Fair enough some of you would agree. Through out his response, he was staring at my end but I totally ignored him because I felt returning a gaze may just add more petrol to the ex-president’s obvious burning anger. I had come to rock the boat it seemed. Most of the Nigerians there had gone to pose for pictures with him. Not that it wouldn’t be nice to have a good picture pose with Chief Obasanjo but my feeling at the time was with the Peter Aigen introduction of Obasanjo.

After the event I figured it would help to pick the ex-president’s brain a bit more. I allowed all the gentlemen get their picture rounds and the finally got the big boss to myself. He was the first to speak when he asked pointedly and accusingly, “who are you working for?” Now that is a classic question in Nigeria. The question arises out of the belief that Nigerian citizens do not do things like challenge authority by themselves, they had to have been sponsored by “vested interests.”
I replied him with a smile “I work for myself. I am a Blogger!”
He replied this time moving as he spoke, “a Blogger? That is not a profession. A Blogger, whatever that means. That is not a profession.” And I replied with an even bigger smile, “it’s all right sir.” And thus ended my first direct encounter with the man who has had the single most opportunity to change Nigeria. Whether he succeeded or not is not the call of this piece to make.

The ex-president had totally fit into the profile he had been painted by many with the chance to know him personally. I will find time to write about what he said about Dr. Ngozi Okonjo-Iweala that made me realize she remains in his black book still. Once an Olusegun Obasanjo, always an Olusegun Obasanjo.

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About Omojuwa

In the beginning...Let there be Light http://en.wikipedia.org/wiki/Japheth_J._Omojuwa

39 comments

  1. Many thanks for doing exactly what I would do – stand by myself. Great recount!

  2. More power to you bro !

  3. Gr8 job Japhethoo lik i use to call you… Nigeria will experience change very soon and all those rulers will be alive to see it.

  4. Obasanjo is a hero to celebrate in Nigeria and Africa at large. His failures can be overlooked because by natural cause the impact of some of those failures are begining to recede politically

  5. Ibitayo daramola

    O boy, you get balls o, always been an admirer of your brazen boldness.i can imagine baba’s face.lol. Notice d way he circumvented the question and gave bunch of irrelevant figures.shifting the blame on jona n not accepting that the decay started with himself.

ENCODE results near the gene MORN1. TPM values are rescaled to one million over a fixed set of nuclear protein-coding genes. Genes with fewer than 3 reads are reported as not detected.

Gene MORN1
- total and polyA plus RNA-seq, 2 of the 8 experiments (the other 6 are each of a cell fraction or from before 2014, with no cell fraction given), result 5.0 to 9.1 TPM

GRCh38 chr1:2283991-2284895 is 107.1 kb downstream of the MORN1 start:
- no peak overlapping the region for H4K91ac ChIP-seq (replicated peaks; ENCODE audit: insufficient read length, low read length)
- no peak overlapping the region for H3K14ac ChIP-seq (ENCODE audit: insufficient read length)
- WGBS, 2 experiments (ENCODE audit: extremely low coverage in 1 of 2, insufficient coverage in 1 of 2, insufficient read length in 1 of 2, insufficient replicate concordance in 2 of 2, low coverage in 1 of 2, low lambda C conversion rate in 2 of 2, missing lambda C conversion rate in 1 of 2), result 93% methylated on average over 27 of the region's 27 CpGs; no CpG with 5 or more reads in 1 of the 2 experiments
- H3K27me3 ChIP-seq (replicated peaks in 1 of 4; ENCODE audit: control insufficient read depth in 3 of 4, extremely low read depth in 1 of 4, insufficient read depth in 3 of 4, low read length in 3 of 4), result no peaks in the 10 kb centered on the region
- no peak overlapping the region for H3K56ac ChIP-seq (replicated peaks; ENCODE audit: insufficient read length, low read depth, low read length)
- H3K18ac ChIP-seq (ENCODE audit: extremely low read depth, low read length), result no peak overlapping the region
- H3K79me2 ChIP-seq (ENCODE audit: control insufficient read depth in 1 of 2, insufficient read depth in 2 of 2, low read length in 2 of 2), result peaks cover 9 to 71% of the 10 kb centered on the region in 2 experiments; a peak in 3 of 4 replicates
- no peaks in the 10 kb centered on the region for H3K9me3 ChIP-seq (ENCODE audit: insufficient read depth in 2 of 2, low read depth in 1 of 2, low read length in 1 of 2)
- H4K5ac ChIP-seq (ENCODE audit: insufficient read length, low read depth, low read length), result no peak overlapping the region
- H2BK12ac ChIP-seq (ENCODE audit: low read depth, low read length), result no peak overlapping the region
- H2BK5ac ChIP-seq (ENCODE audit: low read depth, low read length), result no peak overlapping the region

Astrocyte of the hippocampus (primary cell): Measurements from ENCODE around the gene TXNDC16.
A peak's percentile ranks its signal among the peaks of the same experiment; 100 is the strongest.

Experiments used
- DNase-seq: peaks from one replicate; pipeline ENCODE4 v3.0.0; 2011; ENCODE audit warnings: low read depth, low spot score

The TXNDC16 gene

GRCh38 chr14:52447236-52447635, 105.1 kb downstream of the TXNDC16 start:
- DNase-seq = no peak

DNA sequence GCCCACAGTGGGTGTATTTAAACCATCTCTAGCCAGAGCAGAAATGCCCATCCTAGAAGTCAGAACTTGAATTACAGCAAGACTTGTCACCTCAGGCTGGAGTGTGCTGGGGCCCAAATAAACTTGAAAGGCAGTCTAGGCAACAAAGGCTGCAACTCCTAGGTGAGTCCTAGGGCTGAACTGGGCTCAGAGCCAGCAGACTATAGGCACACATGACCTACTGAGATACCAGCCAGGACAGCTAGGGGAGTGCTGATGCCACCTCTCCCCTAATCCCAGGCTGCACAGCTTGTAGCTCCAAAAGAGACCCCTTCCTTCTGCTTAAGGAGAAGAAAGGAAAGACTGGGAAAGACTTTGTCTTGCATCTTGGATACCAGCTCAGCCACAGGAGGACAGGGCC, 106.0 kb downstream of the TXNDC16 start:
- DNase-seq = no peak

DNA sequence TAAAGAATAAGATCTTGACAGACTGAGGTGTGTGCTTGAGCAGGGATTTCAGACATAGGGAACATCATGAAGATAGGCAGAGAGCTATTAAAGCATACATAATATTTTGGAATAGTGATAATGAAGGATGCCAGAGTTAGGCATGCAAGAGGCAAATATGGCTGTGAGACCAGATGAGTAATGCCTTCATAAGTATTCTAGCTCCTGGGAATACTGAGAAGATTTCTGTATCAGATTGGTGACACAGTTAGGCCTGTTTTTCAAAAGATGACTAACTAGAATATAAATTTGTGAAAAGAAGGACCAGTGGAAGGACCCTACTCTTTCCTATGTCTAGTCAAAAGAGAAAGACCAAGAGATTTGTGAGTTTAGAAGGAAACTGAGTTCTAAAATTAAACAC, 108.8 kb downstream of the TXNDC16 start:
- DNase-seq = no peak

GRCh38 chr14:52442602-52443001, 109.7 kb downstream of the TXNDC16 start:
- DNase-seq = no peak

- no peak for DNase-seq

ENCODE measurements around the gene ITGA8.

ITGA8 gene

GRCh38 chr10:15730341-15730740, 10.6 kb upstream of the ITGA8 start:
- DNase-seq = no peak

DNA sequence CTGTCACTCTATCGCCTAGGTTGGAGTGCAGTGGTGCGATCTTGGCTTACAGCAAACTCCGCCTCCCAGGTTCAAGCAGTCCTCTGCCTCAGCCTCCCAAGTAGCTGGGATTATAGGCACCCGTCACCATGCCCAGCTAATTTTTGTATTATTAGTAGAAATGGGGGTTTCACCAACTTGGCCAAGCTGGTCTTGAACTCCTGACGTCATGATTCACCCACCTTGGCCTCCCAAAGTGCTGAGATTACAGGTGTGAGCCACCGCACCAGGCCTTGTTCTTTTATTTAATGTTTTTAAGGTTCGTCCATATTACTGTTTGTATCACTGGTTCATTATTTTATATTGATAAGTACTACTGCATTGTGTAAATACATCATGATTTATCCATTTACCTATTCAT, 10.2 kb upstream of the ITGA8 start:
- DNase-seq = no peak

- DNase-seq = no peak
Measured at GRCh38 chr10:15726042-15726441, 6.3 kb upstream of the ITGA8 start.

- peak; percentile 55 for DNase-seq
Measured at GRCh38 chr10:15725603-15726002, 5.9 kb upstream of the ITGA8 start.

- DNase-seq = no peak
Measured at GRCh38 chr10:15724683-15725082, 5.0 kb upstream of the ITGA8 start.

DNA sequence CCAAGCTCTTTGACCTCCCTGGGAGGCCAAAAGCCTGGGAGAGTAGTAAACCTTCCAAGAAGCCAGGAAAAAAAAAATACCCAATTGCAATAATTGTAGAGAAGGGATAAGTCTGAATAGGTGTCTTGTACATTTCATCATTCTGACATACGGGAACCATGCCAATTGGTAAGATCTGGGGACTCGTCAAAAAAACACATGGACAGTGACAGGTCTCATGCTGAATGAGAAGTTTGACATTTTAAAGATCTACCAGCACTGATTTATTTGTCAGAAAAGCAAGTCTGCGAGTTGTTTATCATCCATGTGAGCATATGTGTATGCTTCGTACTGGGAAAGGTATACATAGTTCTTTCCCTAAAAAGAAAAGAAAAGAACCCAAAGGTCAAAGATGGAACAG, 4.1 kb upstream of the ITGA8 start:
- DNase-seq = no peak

6. Bravo!jayjay I love ur courage.Baba owu can never change. May God help us.

  7. Baba o! He smiles when praised and applauded. He rides in glory on the wings of praises but gets furious at the mentioning of his flaws and woes. Omojuwa, this piece is so defining and straight on point: Obasanjo is not a Saint. Simple! (Doesn’t mean he hasn’t done well in some areas)

  8. Baba o! He smiles when praised and applauded. He rides in glory on the wings of praises but gets furious at the mentioning of his flaws and woes. Omojuwa, this piece is so defining and straight on point: Obasanjo is not a Saint. Simple! (Doesn’t mean he hasn’t done well in some areas)But he isn’t a saint like some people in the international community paint him to be. Shikena!

  9. Obasanjo….military mentality, measuring situations with his own yardstick. He made many errors and gathered wealth for himself and a few others.

    But in this case, the man was was so tactful answering and didn’t even answer the question.

    He has no place in the future of Nigeria and I’m happy about that.

  10. nice one bro, am proud of you

  11. I read this and I so much feel being in your position to meet that monster! GOD SAFE NIGERIA!!!

  12. Good for you! You asked some tough questions. I’m trying to develop such thick skin. Don’t mind him. It is old age that is worrying him. LOL! His time is past.

  13. If only d old man understands wat it tekes 2 bcome u; he wldn’t had blabbed..! Nways, I blive he’z lost amidst his past misdoings……

  14. Omo-J!ure a standard onijogbon!!!!lool,very nice u tackled dat man..baba wayray

  15. Wow am proud of u hope u don’t do a ruben Abati style in future and chase the “good life”

  16. You guys ain’t seen nadda. You can try putting JJ in a chat with GEJ, there you’ll see real HotAirBalloon-busting! Thumbs up man!